Snow melt creates concerns across the state

HARTFORD -- First the freeze and now comes the thaw.

With about a foot of snow to contend with last week, the Hartford Department of Public Works is now busy getting ready for upwards of two inches of rain on the way.

Warming temperatures have not necessarily been welcome for Vernon Matthews, the superintendent of Hartford Public Works.

Matthews now focuses on his crews clearing the storm drains and catching basins in flood prone areas of the capital city.

"We are opening up drains across the city, we have loader teams out there and we want to clear catch basins and remove as much snow as we can to prevent flooding."

Matthews noted that around 15 to 20 of his crews will be roaming the roads of Hartford to help with flooding during the storm.

Closer to home, there are the concerns about clearing gutters that can lead to leaks and flooding.

The warmer temps have kept Mike Wood busy. Wood is the owner of Marlborough based Wood and Wood Seamless Gutters, he has clients across the state. He stressed safety this week, especially with snow and ice on so many rooftops.

"Stay off the roof  and off the ladder if you can," Wood said.

Wood noted he and his crew are tending to ice dams and clearing out gutters to prevent flooding issues. He suggests taking a shovel where your downspout is located and clearing a path away from the house.

"Something that goes downwards to let water get away from your house."

Flooding wasn't the only concern.

Following last week’s blizzard, Eversource crews have been surveying potential damage across the state.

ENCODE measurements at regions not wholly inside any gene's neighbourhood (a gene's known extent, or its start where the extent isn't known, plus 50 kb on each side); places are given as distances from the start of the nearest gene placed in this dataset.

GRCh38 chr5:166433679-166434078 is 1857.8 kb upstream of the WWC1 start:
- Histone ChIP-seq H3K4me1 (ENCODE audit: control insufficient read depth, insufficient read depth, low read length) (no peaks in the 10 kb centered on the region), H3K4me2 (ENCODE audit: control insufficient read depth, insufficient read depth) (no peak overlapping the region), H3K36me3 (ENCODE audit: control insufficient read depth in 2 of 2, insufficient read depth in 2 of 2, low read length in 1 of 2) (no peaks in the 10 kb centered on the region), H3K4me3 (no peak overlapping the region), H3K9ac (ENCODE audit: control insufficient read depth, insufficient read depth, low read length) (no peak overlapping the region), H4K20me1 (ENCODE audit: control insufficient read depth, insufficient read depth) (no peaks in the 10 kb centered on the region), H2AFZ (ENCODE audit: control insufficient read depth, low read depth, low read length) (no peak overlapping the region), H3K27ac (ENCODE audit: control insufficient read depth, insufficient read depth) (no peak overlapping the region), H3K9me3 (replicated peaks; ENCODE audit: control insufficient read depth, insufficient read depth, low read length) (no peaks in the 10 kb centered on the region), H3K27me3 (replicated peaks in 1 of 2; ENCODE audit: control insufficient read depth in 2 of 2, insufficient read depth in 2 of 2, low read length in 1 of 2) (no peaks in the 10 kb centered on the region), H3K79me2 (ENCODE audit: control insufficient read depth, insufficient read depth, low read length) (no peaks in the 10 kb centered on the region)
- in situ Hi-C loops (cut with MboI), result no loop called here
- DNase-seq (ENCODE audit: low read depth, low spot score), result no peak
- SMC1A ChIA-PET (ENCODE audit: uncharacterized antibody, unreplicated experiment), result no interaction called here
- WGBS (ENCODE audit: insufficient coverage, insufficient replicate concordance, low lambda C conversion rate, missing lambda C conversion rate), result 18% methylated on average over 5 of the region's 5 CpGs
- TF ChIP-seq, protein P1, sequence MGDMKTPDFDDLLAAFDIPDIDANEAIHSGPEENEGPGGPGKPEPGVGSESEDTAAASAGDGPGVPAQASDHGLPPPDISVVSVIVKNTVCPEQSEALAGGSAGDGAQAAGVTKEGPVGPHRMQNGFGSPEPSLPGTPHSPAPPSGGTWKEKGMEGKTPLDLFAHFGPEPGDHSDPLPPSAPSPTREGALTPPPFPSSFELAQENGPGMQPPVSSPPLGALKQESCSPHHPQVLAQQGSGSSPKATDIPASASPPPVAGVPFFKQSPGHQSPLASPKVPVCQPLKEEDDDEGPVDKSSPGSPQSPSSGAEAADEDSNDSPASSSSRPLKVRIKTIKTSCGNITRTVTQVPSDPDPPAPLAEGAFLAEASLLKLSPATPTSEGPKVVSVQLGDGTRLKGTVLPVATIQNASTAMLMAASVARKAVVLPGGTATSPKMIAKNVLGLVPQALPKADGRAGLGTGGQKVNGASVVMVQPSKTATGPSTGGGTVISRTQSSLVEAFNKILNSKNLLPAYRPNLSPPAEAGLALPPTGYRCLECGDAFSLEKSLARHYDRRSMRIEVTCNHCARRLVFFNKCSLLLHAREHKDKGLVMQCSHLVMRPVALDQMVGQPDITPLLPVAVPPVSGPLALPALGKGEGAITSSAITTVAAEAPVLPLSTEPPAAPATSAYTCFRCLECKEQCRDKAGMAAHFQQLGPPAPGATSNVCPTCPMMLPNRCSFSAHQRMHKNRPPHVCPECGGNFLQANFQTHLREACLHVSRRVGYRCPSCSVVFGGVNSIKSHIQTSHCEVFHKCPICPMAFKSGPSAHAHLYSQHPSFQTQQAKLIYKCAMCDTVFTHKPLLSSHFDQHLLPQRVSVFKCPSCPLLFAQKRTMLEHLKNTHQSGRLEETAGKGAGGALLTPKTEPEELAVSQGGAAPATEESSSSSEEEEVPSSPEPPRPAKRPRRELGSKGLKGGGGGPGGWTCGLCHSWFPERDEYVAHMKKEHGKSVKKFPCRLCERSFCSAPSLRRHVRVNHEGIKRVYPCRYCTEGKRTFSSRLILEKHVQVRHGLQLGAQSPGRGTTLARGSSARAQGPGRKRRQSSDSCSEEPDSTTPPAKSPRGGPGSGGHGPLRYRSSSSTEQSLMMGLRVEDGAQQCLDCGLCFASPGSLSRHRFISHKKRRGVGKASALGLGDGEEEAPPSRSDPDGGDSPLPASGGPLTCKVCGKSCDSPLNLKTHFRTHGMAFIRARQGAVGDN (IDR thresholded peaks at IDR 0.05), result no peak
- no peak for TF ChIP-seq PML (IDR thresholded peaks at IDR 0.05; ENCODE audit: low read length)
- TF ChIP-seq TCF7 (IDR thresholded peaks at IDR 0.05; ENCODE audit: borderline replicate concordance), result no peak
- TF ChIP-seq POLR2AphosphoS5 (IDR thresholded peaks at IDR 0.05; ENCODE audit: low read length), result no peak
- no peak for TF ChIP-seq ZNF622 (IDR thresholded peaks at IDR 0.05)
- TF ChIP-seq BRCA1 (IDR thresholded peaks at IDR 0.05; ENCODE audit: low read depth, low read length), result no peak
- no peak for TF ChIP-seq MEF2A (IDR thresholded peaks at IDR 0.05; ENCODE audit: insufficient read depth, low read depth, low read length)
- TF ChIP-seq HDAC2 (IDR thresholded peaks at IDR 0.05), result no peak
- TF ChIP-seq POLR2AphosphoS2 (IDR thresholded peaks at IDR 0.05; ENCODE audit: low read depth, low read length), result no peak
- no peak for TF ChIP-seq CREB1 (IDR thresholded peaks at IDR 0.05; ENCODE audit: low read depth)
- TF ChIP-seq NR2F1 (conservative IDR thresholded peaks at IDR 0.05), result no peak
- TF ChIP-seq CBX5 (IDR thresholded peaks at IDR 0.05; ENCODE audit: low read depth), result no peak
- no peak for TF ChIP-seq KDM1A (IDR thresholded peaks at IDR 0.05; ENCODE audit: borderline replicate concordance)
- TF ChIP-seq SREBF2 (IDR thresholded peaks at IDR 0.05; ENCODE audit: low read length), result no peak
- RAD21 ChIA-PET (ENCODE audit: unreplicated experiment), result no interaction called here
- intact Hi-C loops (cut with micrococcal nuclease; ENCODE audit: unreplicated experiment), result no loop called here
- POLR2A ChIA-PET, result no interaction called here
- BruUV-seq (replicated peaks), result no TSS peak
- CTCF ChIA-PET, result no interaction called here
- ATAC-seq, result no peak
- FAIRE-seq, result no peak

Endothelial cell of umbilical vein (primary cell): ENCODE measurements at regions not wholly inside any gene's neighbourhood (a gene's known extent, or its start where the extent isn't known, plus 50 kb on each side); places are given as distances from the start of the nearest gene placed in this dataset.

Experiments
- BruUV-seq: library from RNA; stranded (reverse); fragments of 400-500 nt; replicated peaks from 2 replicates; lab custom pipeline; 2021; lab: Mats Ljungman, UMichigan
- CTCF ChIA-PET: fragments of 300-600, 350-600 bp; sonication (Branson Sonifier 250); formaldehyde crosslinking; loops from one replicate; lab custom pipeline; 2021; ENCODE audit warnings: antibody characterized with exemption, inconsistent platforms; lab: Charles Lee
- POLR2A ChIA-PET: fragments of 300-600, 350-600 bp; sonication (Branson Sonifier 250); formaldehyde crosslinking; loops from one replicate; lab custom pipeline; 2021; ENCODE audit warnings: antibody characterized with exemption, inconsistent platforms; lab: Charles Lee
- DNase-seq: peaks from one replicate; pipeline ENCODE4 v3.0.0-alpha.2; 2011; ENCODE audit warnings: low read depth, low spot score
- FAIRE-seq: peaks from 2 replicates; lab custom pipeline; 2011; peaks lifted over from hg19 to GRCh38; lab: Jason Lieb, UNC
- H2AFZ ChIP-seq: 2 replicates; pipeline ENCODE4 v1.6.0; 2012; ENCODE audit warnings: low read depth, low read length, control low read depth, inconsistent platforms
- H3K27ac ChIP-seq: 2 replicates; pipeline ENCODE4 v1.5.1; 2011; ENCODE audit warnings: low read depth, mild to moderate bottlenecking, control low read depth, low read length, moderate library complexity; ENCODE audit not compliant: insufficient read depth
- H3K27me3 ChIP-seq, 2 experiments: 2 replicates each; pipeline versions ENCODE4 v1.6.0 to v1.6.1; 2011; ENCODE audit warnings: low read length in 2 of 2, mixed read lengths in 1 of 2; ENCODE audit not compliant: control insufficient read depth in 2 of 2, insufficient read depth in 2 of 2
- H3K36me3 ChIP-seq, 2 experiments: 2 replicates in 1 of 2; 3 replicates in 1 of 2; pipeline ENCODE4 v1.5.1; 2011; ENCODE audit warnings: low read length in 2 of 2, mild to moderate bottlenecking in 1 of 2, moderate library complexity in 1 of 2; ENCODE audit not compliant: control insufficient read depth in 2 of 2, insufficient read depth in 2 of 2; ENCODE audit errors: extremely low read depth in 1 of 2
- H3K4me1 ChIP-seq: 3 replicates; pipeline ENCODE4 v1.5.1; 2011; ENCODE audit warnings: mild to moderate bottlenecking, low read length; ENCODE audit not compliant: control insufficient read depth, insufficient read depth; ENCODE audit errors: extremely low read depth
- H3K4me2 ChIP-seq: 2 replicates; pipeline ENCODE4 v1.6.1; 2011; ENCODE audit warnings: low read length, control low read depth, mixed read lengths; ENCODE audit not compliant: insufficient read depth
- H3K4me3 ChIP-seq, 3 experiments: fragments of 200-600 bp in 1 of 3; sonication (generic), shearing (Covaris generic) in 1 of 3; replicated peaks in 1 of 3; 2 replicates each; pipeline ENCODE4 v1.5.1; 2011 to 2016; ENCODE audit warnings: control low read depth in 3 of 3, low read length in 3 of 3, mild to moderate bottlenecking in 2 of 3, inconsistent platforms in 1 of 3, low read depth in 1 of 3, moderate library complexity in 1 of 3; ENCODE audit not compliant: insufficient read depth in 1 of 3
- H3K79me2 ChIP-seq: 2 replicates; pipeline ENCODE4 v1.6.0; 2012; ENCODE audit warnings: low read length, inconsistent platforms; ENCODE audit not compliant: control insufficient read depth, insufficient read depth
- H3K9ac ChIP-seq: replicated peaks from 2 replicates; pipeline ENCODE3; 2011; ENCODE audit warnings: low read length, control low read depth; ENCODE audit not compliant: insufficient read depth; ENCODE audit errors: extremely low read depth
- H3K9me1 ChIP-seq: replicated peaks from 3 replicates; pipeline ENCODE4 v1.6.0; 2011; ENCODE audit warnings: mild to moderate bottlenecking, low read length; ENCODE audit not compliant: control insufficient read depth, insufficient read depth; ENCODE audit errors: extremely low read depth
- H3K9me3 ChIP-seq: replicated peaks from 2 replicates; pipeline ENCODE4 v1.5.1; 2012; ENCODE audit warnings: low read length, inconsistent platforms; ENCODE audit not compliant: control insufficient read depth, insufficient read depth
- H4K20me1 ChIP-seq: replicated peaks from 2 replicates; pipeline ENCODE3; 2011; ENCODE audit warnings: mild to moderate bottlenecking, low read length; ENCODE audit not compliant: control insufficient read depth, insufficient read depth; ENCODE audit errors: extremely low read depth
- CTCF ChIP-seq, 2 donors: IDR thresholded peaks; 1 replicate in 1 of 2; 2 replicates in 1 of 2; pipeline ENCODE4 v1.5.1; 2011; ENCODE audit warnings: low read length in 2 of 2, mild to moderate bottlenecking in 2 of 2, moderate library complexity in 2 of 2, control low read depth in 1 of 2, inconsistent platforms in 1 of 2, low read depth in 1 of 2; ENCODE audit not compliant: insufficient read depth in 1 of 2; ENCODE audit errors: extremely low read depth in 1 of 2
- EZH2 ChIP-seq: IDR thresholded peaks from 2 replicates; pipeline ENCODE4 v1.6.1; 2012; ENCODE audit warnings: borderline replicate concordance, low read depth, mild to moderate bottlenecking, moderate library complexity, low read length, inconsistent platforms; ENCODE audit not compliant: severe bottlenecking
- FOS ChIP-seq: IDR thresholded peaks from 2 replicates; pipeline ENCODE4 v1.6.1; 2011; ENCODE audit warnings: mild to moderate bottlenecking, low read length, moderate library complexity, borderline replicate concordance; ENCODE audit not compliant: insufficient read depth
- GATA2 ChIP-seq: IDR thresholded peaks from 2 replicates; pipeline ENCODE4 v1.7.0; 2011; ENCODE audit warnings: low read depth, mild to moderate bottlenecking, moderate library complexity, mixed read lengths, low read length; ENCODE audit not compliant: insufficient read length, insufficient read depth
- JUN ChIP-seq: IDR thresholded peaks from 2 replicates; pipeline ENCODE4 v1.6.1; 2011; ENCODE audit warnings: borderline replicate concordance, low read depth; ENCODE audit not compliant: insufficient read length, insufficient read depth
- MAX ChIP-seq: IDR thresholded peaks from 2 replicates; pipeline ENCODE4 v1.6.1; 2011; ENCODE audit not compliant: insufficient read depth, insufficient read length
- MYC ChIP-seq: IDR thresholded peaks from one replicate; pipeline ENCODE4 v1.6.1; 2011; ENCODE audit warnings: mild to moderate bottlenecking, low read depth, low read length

“We are going to be surveying our transmission rights of way here in Connecticut,” says Frank Poirot, a spokesperson for Eversource.

Eversource crews are surveying more than 800 miles worth of lines, and it’s all being done by helicopter!“We are just looking for problems potential issues so that we can get them addressed before they become an emergency that causes problems,” says Eversource navigator, Jerry Withinton.

Withinton looks for anything out of the ordinary by measuring infrared signals, and taking note of the lines and the trees nearby.

“There is a core group of us that fly so we will start to see things start to change,” says Withinton.

Withinton says this is one his favorite parts of the job. Eversource always has a few scheduled trips throughout the year as seasons change, they then schedule additional flights when a storm hits.

“We can do things a lot quicker, more efficient and it is a change to the daily job so it's always a bonus,” says Withinton.

Eversource hopes to catch problems early on to ensure their customers do not lose power.

“We usually find something with every flight and what we will do is make note of it,” says Poirot. “We’ll then send a ground crew out to get a closer look.

This week’s project was supposed to wrap up on Friday but with heavy rain on the way, it will be extended to next week.

“This is a larger part of our proactive effort to catch problems before they cause a problem for our customer,” says Poirot.

So if you see some low flying helicopters in the area next week... give them a wave!

“We’ll wave right back,” says Withinton.